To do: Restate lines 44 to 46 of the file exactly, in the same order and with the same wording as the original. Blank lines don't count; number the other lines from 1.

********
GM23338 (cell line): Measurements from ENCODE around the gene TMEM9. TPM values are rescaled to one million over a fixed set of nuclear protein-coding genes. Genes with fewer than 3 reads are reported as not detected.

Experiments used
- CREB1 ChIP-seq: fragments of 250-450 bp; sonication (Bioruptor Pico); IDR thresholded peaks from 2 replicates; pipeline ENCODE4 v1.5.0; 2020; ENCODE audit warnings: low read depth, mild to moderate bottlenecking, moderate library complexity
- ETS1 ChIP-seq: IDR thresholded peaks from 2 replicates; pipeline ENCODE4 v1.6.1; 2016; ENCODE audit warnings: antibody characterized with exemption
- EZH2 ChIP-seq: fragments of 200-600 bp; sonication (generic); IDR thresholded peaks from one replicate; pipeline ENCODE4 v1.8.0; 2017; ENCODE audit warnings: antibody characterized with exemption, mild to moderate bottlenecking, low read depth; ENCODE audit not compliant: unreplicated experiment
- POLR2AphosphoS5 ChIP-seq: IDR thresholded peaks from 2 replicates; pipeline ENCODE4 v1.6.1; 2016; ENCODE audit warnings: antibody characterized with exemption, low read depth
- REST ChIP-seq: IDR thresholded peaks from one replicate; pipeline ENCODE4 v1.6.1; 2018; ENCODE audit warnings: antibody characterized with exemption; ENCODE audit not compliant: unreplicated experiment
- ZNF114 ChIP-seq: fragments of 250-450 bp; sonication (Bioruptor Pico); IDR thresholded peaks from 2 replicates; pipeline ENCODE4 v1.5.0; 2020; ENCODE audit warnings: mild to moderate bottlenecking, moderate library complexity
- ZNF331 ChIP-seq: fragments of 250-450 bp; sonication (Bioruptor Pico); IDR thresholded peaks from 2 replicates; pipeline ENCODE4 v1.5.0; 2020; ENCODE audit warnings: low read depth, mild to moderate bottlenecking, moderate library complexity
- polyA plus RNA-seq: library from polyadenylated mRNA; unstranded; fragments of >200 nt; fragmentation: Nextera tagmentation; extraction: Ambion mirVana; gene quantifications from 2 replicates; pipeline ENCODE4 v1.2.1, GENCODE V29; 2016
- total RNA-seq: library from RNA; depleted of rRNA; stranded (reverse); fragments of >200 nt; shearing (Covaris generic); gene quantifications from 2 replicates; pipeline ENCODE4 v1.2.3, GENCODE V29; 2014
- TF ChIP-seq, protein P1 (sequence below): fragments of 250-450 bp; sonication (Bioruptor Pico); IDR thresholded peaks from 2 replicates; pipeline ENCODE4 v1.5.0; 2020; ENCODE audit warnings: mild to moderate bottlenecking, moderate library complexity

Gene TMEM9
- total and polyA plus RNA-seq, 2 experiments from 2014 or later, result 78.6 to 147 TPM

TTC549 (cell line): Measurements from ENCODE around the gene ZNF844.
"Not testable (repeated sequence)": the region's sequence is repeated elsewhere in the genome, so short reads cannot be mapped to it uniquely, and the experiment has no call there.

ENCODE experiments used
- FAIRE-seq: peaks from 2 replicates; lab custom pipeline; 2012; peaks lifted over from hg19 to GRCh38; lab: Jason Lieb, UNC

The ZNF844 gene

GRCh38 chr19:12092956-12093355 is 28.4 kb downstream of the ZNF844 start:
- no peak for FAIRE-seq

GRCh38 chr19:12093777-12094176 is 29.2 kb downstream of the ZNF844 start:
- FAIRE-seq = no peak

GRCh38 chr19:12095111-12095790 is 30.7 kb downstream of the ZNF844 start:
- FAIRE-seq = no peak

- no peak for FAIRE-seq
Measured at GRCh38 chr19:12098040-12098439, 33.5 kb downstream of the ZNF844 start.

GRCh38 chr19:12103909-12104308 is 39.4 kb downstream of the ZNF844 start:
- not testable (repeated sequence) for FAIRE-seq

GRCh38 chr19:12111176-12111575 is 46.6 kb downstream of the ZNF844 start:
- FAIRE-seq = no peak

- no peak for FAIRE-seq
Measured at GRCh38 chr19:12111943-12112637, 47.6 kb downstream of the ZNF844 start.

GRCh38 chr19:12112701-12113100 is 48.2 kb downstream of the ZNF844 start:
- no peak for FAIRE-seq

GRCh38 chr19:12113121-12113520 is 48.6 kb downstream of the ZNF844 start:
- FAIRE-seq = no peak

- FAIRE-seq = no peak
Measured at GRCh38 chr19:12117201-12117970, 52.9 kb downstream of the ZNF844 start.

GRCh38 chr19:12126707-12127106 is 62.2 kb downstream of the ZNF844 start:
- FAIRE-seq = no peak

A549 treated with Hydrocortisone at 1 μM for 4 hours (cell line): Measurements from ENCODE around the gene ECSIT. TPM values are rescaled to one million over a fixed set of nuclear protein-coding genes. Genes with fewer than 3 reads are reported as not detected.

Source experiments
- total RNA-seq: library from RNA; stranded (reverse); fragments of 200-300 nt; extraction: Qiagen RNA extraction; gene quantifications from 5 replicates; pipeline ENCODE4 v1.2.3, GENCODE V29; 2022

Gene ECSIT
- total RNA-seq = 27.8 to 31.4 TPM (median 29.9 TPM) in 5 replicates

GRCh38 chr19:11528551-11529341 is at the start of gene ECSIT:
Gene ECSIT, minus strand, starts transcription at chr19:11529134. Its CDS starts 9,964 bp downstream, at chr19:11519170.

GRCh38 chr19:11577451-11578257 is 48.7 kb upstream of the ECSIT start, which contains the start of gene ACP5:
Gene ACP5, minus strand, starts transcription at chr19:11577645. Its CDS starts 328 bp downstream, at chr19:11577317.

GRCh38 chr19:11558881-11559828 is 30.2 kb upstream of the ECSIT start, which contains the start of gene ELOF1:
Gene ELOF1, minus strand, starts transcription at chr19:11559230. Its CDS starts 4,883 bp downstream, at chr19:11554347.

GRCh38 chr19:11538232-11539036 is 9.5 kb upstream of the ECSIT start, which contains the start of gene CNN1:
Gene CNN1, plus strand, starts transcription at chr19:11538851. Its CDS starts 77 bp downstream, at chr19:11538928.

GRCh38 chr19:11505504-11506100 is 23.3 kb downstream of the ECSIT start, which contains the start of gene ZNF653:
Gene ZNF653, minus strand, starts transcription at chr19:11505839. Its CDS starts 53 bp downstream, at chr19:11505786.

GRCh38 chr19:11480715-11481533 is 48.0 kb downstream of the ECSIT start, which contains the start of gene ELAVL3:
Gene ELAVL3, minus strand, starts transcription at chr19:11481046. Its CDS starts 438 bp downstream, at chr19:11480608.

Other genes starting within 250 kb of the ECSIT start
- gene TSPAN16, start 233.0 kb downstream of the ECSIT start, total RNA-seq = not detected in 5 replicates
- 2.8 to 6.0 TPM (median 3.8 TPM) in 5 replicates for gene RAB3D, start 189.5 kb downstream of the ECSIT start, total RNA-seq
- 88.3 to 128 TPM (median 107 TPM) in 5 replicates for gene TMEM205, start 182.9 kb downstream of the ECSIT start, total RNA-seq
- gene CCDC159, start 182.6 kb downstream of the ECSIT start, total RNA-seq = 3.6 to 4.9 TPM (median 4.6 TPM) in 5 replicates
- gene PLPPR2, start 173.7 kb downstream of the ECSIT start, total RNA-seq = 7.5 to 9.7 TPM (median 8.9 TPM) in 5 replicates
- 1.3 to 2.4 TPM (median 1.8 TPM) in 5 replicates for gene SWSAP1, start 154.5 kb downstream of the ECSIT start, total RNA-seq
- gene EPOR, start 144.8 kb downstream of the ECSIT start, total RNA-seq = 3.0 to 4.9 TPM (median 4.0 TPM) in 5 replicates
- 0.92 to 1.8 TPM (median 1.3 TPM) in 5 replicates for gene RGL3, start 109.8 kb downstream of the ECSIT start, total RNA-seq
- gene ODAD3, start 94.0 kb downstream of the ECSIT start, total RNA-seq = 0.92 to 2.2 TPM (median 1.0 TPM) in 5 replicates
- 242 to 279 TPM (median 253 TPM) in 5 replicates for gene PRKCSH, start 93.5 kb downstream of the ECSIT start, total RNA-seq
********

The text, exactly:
- total RNA-seq: library from RNA; stranded (reverse); fragments of 200-300 nt; extraction: Qiagen RNA extraction; gene quantifications from 5 replicates; pipeline ENCODE4 v1.2.3, GENCODE V29; 2022

Gene ECSIT
- total RNA-seq = 27.8 to 31.4 TPM (median 29.9 TPM) in 5 replicates